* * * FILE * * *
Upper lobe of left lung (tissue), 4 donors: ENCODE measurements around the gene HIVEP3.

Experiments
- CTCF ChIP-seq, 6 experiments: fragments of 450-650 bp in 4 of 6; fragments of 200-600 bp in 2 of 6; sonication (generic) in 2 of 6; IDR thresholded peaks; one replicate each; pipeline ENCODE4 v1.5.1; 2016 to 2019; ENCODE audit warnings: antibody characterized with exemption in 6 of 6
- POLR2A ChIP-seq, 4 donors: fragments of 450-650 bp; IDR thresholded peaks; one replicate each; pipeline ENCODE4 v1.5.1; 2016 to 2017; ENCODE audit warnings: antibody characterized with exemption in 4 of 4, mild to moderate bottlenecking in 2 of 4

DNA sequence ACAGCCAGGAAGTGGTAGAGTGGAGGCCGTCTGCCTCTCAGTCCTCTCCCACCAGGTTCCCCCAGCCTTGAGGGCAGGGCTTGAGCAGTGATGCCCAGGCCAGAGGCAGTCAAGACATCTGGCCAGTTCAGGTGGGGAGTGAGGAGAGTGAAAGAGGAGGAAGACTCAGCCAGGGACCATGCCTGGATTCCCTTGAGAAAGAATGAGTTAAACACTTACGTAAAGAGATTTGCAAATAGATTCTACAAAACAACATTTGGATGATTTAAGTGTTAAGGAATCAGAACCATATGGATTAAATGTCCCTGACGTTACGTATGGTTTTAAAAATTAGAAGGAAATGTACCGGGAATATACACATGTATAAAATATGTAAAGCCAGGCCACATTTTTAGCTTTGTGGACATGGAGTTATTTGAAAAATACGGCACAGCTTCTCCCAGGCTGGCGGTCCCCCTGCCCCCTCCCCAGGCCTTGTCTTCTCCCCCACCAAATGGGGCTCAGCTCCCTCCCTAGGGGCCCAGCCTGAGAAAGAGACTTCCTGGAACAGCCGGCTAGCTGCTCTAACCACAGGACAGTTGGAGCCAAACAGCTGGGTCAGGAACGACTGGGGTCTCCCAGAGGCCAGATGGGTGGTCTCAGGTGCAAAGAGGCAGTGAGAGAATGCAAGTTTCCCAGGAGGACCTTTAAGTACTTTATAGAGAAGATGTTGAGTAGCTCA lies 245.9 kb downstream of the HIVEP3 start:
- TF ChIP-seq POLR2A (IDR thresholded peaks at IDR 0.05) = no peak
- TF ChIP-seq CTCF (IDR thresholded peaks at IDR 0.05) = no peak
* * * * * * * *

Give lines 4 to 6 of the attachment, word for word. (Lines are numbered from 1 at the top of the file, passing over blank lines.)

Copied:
- POLR2A ChIP-seq, 4 donors: fragments of 450-650 bp; IDR thresholded peaks; one replicate each; pipeline ENCODE4 v1.5.1; 2016 to 2017; ENCODE audit warnings: antibody characterized with exemption in 4 of 4, mild to moderate bottlenecking in 2 of 4

DNA sequence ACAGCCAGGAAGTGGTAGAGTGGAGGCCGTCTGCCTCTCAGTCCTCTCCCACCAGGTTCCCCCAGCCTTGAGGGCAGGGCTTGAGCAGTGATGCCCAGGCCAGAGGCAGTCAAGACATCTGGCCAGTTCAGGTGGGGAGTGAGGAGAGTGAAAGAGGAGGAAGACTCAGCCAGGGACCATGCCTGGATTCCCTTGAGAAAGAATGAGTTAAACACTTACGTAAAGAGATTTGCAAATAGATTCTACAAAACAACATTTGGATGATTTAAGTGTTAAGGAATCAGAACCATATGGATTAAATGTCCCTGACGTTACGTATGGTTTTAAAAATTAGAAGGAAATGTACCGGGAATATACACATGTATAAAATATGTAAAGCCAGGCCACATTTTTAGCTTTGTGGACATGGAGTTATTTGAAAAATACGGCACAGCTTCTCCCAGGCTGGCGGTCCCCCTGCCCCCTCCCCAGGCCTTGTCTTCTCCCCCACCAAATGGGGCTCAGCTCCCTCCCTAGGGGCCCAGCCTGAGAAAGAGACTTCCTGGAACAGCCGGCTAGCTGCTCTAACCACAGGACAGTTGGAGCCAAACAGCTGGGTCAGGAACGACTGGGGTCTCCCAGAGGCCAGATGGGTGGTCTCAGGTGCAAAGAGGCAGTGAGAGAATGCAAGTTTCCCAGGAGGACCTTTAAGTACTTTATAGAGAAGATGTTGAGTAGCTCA lies 245.9 kb downstream of the HIVEP3 start:
- TF ChIP-seq POLR2A (IDR thresholded peaks at IDR 0.05) = no peak